In all honesty I support throwing Greece out of not only the Euro, but the European Union, as it has made no real effort to get its problems under control. Interestingly the three ruling families have moved all there unfixed assets out of Greece. It is becoming clear they are engineering getting thrown out of the Euro. By moving there assets outside the country, they will have spending power of an order of magnitude beyond what they have now in Greece after it would be kicked out of the Euro, where’as the ordinary Greeks will be reduced to debt slaves, with debt levels several times what they are now as there dedt is denominated in Euro’s.

    The destruction of wealth in the general population and ever increasing concentration of wealth into an ever decreasing minority, has happened before. That was Rome under Pope Leo in 450 AD. Neo-Liberalism in action, or Neo-Feudalism, as it should more accurately be known.

    Spain, Ireland and Portugal are going to get there economies in order over the next couple of years, because they are making the effort to do so.

    Greece constantly lies, fabricates and engages in fraudulent behaviour. The sooner it is kicked out of the Euro and hopefully the European Union, the better.

  2. tinagrrl Says:

    Gee, that “neo-lib” (as you called him), Dr. Paul Krugman, suggested it would be better for Greece to leave the EU more than a year ago, since then they could devalue THEIR currency, and (perhaps) become “healthy” again. Hmmm, I guess it’s good when the inevitable (according to many) becomes popular.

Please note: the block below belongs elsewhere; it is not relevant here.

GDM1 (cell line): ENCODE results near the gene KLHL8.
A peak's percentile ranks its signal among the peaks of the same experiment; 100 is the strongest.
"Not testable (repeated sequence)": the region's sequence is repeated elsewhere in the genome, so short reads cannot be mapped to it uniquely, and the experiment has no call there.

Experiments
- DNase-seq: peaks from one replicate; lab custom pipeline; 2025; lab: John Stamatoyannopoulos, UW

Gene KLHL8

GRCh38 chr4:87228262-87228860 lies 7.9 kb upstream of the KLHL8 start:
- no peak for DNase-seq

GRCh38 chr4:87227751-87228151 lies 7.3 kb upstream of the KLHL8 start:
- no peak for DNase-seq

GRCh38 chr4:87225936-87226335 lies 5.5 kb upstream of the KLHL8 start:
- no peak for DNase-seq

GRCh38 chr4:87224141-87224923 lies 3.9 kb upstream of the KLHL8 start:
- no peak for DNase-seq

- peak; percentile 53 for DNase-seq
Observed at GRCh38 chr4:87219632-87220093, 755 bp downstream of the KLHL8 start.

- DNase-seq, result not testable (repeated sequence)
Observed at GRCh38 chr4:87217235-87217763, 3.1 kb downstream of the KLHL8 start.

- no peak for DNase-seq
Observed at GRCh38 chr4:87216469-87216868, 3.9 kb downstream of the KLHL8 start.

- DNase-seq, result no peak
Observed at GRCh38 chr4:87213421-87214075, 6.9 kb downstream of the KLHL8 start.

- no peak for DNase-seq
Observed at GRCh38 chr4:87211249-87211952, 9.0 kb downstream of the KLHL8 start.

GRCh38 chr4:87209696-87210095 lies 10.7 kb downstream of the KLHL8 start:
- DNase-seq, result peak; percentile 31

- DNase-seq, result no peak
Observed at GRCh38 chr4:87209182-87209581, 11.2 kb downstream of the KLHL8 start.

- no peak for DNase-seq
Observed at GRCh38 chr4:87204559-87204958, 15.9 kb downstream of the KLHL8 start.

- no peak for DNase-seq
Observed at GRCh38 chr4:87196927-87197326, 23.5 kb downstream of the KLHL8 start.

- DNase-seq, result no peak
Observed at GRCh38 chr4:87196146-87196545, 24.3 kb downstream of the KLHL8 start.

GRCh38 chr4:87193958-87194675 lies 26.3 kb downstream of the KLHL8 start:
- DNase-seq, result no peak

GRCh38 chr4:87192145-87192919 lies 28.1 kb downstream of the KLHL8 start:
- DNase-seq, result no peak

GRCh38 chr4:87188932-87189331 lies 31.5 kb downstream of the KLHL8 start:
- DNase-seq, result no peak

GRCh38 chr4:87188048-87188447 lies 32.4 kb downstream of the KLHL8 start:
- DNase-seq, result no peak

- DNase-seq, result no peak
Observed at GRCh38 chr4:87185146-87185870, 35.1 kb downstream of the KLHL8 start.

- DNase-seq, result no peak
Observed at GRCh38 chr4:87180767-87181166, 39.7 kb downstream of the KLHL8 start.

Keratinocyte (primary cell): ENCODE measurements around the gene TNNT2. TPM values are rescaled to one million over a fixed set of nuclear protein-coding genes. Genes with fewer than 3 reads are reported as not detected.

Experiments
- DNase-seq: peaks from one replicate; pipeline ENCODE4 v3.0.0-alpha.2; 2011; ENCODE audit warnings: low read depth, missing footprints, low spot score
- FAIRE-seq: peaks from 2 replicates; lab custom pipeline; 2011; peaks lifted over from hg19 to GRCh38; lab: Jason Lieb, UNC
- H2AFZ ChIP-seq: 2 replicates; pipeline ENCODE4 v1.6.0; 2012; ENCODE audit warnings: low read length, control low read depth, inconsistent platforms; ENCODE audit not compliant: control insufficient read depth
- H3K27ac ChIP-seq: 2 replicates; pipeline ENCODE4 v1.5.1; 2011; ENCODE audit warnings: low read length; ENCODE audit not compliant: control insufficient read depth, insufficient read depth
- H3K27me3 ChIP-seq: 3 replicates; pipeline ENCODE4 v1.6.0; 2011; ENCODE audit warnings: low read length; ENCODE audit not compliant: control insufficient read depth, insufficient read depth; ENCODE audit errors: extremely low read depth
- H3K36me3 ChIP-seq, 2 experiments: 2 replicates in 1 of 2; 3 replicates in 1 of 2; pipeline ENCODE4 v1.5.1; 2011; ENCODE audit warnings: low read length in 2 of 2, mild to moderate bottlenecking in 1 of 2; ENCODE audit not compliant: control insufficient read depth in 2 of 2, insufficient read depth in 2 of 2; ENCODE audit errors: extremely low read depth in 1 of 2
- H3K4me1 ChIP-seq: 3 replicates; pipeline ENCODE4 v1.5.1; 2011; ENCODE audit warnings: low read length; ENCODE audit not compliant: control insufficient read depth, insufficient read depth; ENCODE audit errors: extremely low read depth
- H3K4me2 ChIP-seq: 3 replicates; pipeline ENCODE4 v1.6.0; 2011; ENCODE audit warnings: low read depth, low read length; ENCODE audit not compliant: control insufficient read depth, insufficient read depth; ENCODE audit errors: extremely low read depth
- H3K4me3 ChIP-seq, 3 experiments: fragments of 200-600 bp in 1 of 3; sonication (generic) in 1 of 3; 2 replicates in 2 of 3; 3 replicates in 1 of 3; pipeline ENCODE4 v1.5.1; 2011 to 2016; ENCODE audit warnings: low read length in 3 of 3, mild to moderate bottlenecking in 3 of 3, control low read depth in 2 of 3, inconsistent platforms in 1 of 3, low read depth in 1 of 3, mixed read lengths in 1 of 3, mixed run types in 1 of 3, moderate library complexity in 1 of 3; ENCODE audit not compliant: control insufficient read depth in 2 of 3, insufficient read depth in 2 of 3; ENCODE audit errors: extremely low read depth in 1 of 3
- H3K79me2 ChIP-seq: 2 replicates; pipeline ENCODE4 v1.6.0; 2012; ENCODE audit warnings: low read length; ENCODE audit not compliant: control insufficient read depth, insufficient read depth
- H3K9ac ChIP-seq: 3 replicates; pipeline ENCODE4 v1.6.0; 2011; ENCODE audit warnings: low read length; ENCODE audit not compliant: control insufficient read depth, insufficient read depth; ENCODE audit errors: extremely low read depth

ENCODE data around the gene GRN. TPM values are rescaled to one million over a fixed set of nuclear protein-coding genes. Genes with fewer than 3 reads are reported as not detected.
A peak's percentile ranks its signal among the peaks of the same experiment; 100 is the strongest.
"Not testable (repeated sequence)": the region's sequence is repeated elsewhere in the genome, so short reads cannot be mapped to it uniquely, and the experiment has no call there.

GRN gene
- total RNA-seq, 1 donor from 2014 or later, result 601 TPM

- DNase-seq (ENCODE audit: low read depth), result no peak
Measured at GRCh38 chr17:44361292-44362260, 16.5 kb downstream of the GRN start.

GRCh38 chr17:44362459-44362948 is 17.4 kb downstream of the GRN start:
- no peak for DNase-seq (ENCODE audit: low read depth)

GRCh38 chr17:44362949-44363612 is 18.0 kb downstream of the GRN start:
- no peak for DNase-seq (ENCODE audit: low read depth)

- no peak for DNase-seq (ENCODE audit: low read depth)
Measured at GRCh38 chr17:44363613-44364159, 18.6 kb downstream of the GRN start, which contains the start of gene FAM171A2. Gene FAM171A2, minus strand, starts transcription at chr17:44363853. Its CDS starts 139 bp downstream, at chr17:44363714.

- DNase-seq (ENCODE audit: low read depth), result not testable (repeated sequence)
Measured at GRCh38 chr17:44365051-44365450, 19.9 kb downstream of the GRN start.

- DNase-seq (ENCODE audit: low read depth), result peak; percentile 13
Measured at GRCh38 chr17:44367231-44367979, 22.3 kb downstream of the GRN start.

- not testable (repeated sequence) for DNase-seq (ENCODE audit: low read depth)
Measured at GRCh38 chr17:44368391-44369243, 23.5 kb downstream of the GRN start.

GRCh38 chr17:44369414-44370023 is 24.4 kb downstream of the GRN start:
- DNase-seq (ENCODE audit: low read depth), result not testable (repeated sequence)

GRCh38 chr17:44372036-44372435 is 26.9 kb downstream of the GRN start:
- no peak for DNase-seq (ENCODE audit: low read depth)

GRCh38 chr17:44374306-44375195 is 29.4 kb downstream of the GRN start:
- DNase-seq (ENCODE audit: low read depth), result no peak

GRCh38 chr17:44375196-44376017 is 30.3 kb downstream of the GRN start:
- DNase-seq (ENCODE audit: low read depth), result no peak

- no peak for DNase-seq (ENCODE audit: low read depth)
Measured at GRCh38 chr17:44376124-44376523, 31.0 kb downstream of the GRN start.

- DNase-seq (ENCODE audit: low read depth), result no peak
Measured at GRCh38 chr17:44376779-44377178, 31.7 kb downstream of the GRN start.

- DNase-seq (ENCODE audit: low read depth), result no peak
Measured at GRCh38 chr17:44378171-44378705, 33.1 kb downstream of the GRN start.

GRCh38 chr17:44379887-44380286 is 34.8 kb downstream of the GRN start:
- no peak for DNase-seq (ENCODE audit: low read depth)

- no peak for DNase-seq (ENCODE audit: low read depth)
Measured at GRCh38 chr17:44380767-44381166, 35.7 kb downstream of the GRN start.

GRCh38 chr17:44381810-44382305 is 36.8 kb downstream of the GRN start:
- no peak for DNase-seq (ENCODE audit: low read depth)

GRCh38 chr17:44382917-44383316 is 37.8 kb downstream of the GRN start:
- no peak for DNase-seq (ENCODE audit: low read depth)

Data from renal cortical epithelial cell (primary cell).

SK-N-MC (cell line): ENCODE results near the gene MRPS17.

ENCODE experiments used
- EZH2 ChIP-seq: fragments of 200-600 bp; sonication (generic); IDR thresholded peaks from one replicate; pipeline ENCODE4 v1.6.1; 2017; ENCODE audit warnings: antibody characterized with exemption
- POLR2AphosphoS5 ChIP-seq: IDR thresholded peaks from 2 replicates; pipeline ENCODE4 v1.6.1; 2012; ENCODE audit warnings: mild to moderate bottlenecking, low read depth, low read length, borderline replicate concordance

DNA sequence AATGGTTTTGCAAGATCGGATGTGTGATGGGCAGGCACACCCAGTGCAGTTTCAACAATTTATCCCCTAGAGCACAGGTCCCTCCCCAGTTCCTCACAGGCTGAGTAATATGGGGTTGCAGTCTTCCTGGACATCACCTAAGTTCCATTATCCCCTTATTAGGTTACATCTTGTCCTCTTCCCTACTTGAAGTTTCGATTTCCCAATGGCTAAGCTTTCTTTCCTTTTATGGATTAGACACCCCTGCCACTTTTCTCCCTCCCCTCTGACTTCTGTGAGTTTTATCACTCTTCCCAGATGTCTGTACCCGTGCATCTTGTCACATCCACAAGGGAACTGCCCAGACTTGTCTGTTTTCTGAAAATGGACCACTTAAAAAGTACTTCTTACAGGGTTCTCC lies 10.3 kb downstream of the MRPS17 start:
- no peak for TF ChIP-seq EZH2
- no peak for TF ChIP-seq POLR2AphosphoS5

3. Andrea B. Says:

    Dr. Paul Krugman also suggested cutting welfare and state pension payments in all Euro bailout countries. His pension ideas would affect my parents. Do you support cutting pensions and welfare payments?

    As for his excusing of oil companies and there bahaviour, we saw enough of that in Ireland.

    He maybe left in the USA, but he is right in Europe. He very rarely criticised the Democrats in the USA, who are farther to the right, than any government party in Europe.

    Krugman suggested that Greece leave the Euro last year, not the EU. He also had the same suggestion for a host of other countries who will be back in shape in the next two years. What he left out when suggesting that is who he is pals with in Greece and that Wall Street would have a field day with any country that leaves the Euro and destroy them completely and utterly.

    As for Greece, starting to pay there tax would be a good first step for them to take.

  4. tinagrrl Says:

    Errr — Andrea, please show me where he supports those positions. I’ve been reading him for some time now, and those statements you made do not seem to be consistent with what he writes.

    Also, remember, his position on Greece is quite different from that on Spain, etc.

    Also, if Ireland had not decided to bail out the banks — and put creditors before citizens their current position might be better.

    Did you know there is a fairly active market in Drachma futures, if and when it’s issued?

  5. tinagrrl Says:

    Andrea writes: “He maybe left in the USA, but he is right in Europe. He very rarely criticised the Democrats in the USA, who are farther to the right, than any government party in Europe.”

    Wow, from the very beginning he said Obama’s stimulus was not big enough. He has consistently criticised both Democrats and Republicans. I don’t know who you are reading, but it’s not Krugman, that’s for sure.

    Perhaps you should look at your sources.

    As far as being right in Europe — compared to who?

    Just wondering.